Seeing further: Broadband acoustics for improved measurements of demersal fishes.
Illustration in article by Tommy Thorseth
SEEBED is a fishery technology research project for the Research Council of Norway. Institute of Marine Research (IMR) leads the project, with partners SIMRAD (Norway), CMR (Norway), WHOI (USA) and NMFS (USA).
The primary objective of this project is to develop and implement acoustic methods of detecting and characterising organisms that are close to the seabed. This will be achieved via the sub-objectives:
- Use broadband pulses to see closer to the seabed than is possible with single-frequency pulses and to separate fish and seabed echoes using spectra and amplitude contrasts
- Use broadband pulses to improve target characterisation via higher-resolution frequency spectra
- Implement new algorithms and methods in an acoustic analysis software package for scientific and fishery use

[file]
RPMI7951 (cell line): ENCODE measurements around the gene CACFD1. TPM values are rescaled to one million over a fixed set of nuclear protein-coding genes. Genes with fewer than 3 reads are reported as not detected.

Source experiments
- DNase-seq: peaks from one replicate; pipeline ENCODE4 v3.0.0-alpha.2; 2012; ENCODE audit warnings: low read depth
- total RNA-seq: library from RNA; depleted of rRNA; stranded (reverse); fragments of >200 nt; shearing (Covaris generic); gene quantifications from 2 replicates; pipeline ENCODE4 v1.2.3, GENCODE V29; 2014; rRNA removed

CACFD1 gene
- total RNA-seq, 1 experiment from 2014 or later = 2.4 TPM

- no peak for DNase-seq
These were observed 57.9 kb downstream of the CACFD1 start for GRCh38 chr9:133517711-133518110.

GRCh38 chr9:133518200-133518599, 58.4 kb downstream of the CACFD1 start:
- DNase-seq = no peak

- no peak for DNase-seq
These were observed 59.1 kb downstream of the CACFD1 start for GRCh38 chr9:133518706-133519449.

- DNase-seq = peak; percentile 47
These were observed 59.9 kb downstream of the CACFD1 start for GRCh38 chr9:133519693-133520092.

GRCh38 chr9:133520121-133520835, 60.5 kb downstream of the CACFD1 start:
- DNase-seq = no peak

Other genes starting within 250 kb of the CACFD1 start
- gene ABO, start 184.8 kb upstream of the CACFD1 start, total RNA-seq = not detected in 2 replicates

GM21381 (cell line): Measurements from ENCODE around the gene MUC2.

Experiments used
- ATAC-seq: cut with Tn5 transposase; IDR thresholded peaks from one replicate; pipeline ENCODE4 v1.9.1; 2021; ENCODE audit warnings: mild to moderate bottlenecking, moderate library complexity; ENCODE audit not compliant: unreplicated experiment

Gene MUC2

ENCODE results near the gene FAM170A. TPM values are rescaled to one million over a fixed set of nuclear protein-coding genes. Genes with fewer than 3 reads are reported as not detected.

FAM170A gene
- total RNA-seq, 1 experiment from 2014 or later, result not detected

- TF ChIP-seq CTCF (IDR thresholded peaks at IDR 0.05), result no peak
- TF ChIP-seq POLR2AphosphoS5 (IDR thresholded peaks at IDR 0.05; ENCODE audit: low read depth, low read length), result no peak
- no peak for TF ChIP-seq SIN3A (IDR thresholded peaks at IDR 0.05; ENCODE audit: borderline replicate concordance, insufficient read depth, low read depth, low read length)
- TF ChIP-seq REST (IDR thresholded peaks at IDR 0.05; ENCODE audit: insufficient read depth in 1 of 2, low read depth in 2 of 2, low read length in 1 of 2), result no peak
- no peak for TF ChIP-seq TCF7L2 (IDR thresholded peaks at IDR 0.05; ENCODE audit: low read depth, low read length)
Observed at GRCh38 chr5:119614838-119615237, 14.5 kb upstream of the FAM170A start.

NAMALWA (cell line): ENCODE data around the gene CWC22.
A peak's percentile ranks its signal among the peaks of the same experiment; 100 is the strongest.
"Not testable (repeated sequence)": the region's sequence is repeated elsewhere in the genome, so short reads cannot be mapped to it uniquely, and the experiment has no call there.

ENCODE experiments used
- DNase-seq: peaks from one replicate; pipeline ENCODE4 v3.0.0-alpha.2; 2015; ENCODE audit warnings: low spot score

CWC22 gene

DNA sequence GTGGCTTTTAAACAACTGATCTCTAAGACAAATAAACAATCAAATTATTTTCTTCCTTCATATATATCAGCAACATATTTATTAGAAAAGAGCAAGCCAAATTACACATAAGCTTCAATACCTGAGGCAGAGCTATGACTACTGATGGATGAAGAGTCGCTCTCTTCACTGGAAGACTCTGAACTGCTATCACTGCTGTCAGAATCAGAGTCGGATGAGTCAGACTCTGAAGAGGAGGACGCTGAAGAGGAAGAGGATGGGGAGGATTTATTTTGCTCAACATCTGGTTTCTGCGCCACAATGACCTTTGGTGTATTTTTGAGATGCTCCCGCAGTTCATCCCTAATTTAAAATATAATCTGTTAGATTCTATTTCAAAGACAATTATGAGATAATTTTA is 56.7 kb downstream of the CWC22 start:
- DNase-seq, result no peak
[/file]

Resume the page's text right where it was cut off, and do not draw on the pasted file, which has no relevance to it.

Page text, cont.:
The field of fisheries acoustics has two major long-standing methodological problems: the difficulty in resolving fish that are very close to the seabed from the seabed itself (that is, the deadzone problem), and accurate species characterisation or classification. These problems limit the usefulness of acoustic techniques for demersal ecosystems. These problems can be reduced through the use of broadband acoustic techniques, which give considerably higher range resolution and finer frequency spectra than is possible with conventional multi-frequency echosounder systems. Accordingly, this project will apply the advantages of broadband pulses to allow us to see further towards the seabed. Better detection of single fish close to the seabed will yield high quality fish track data which will be used to develop and enhance fish characterisation algorithms.
CMR contribute with implementation of the broadband processing methods developed in the project. These methods are implmented in the LSSS post-processing system by CMR, the original and current co-developers of LSSS (along with IMR).
Institute of Marine Research / RCN